A boy who can’t feel pain. That’s what I took away from a newspaper article I read over twenty years ago. I can’t remember the newspaper or the name of the boy, only that I was fascinated by the rare genetic disorder that robs its victims of feeling pain, heat, or cold. It’s a deadly disorder because children with it don’t know when they’ve sustained a grave injury. A boy who couldn’t feel pain inspired me to write Idyll Fears. That’s how I answered the question when asked, and, what I believed to be the truth. Until I began writing this piece.
The disorder has a name, congenital insensitivity to pain with anhidrosis, and an acronym, CIPA. People affected can suffer high fevers. Their inability to sweat means they can’t regulate their body temperature. Likewise, they cannot warm themselves when exposed to cold. Planning to write Idyll Fears, I knew the crime would be the kidnapping of a child. Then my brain whispered, “CIPA,” and I thought, “What if the missing boy had this disease?” And then I added a blizzard.
As I layered the story: sick child, blizzard, kidnapping, I thought I was making it all up. Inventing the way writers do, maximizing for tension and suspense. It is easy to forget your source material. The ideas are like water from a well and you overlook that the well is your own mind and memories make up ninety percent of that water.
The Blizzard of ‘78 pummeled New England. My father was trapped commuting home. His car had been plowed over completely. It took him five hours to travel on dangerous roads from Boston to Walpole, where his colleague lived. Only emergency personnel were allowed to drive because of the poor conditions. My mother was marooned at home with her three children, ages twelve and younger, for five days. One and a half days were without power. Did we huddle to keep warm, dressed in sweaters, piled with blankets? I don’t remember. I was three years old. My father hitchhiked home to us. He arrived five days after he’d left for that work meeting. The blizzard became a myth, my father Odysseus.
CIPA makes children brave. They’ll climb high trees and touch hot things. What’s the harm? They can’t be hurt. But, of course, they can. Their bones break and fracture. Their skin blisters and peels. But their lack of sensation makes them regard wounds as curiosities, not traumas. Cody Forrand, the kidnapped boy of Idyll Fears, would be unlike any other child victim. Cody is brave, recklessly so. He’s also deeply curious. This makes him less cautious than children like his older sister, Anna. Because much has been made of his condition, Cody believes that everyone will protect him. Imagine that. You’ve spent so much time in hospitals and having people fuss over you that you believe no one would hurt you deliberately.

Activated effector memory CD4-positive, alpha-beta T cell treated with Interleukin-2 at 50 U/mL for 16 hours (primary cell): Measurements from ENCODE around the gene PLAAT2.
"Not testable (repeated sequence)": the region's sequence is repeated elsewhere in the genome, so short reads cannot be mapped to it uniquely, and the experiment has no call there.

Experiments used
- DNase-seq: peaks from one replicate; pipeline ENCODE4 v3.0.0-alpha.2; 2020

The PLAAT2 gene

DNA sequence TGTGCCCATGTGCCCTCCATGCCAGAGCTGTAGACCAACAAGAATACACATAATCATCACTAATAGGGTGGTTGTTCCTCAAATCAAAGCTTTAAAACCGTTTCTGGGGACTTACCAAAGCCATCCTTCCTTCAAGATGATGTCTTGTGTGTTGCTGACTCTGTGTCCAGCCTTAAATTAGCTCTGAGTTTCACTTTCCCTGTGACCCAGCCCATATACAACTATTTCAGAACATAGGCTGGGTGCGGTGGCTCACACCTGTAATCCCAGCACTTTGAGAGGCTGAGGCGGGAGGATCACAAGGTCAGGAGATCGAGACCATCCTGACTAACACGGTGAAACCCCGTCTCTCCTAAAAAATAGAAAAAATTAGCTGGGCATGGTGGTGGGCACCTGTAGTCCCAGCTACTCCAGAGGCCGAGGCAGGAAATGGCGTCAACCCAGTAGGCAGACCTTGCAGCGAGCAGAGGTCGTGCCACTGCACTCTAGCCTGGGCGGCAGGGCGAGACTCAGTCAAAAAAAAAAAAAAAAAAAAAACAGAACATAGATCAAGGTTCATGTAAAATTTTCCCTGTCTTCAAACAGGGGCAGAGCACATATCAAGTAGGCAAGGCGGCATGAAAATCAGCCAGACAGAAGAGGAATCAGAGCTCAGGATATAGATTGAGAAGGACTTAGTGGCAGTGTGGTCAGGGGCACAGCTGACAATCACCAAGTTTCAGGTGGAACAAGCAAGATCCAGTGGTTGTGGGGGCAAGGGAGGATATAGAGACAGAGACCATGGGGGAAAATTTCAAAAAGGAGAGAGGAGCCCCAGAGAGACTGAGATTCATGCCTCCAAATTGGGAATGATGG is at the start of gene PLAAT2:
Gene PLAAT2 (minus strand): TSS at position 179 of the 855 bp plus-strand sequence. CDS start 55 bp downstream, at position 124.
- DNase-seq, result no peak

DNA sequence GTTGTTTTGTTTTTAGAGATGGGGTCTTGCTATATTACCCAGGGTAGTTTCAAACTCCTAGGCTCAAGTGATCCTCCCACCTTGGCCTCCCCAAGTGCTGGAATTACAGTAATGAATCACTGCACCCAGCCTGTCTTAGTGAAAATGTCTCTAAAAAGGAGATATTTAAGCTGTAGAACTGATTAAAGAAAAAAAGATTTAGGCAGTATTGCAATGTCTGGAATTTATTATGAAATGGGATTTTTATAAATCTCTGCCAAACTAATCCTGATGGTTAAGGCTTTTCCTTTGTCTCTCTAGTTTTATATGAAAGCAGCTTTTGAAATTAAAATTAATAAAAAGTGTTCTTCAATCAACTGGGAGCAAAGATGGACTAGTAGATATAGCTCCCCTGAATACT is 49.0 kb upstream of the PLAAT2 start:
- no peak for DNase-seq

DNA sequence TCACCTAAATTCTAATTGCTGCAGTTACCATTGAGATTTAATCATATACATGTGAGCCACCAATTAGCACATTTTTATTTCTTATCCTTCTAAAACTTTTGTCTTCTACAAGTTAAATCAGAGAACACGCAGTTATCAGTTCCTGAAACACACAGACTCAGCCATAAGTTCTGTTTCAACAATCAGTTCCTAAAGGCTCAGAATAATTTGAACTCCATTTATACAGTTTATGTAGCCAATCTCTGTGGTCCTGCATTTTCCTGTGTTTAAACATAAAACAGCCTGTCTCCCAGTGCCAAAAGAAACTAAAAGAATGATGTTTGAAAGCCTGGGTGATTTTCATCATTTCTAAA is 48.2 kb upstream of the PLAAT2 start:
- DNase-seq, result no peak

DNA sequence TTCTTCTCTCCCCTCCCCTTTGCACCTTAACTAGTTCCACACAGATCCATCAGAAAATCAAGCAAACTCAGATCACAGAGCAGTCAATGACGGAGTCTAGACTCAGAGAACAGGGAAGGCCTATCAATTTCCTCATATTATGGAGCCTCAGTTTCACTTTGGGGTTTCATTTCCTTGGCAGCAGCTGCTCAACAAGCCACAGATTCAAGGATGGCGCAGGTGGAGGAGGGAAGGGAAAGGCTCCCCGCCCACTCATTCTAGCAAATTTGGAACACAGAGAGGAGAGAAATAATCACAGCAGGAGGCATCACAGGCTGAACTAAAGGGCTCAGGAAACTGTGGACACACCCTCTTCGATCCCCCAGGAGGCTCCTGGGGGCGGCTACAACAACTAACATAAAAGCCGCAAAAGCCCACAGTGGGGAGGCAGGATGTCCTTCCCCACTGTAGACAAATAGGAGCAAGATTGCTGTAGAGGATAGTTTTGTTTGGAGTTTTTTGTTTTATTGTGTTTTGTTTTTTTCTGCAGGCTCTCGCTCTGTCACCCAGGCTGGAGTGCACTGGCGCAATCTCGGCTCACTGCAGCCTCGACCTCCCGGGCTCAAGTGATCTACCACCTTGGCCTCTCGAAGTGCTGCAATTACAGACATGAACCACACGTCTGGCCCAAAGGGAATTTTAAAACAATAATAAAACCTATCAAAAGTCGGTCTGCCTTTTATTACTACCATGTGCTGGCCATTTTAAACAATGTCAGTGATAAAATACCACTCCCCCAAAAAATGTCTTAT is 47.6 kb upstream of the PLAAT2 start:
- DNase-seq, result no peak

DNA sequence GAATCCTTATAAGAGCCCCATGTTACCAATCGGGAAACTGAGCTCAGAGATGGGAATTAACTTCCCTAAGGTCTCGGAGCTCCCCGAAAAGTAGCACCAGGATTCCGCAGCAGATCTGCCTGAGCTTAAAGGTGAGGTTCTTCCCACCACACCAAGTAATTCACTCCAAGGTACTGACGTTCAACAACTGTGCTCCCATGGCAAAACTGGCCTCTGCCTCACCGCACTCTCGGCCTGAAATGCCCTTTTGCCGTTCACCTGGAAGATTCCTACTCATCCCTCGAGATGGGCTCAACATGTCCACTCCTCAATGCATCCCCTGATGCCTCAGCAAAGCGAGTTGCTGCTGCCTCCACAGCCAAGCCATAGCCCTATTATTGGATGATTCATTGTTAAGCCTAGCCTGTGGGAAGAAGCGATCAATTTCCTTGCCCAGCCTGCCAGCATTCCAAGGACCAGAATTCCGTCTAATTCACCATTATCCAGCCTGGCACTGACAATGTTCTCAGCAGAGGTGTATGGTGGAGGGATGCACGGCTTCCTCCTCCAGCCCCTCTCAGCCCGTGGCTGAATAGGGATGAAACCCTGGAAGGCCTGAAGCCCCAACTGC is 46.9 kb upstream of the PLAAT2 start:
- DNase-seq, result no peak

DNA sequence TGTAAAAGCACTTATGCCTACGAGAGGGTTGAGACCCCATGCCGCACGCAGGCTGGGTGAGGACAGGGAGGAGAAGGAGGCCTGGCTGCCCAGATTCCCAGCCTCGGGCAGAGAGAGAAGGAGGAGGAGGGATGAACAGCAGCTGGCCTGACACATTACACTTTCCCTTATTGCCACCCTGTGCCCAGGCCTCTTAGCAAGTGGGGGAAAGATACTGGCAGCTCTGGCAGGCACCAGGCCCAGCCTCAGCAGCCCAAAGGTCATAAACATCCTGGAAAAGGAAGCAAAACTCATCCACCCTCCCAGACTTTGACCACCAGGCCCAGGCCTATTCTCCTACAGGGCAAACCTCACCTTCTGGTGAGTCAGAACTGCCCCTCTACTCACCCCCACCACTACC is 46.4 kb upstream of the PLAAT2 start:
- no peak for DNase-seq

Almost a year to the date of the ‘78 blizzard, I had a seizure and slipped into a coma and was rushed by ambulance to the hospital. I woke from the coma only to have my heart stop. A crash cart was called. I was revived. They kept me for a week, running tests, trying to determine cause and the chance of another seizure, another coma. That story became legend in our household. My sister, Lesley, had had tubes put in her ears earlier that day. Her story? Only a bit of staging to highlight my near-death adventure.
The coma is a gray space, a place between worlds I don’t remember roaming. But I recall bits of the hospital, the fussing nurses and the tiny cups of sherbet I loved. The Paddington Bear my father brought me after making it out on the last plane from New Jersey (another blizzard). I’m told he arrived with the bear and his mother asked, “When did you get so gray?” It is said that I aged my father prematurely.
Writing Cody and his hospital scenes, I drew from these memories, but I didn’t consciously see I was doing it. I knew what pediatrics wards were like, how they felt and what sounds there were and the drip of intravenous needles and the attention and the sense of being the center of the world for no better reason than escaping Death, which wasn’t real to me back then. It’s not real to Cody either.
Cody’s condition serves as a foil for my chief of police, Thomas Lynch. Physically imposing and gruff, Thomas is wary not of physical pain but emotional pain. He’s announced he’s gay and he’s subjected to people’s homophobia, at home and at work. He looks at Cody and sees what others don’t see: how the illness has impacted Cody’s older sister, Anna. Healthy Anna is expected to care for her younger brother. She sublimates her desires for his. Her parents love her, but neglect her because they don’t have enough attention for two children, when one must be monitored every minute of the day.
I was the good girl in my family. When I wasn’t nearly dying, I didn’t claim as much attention as my three siblings. I followed rules. I did my homework. I read quietly in my room, so quietly my family would say my name in conversation. I’d yell, “I hear you!” and they’d say, “How long has she been here?” It became a joke. It is this observance, this study of others that most made me a writer. That and the hours of quiet reading, of learning how stories work and fail and imagining myself inside of them.
Idyll Fears was born of these reading hours and early misadventures. There is probably more I am forgetting to include, more I don’t realize I borrowed to construct the story of a police chief who struggles to find a sick child in a blizzard while trying to determine whether he belongs in the small town of Idyll.
I also grew up in a small town.
What was the inspiration for Idyll Fears, people will ask me.
And now I will have to ask them, how much time do you have?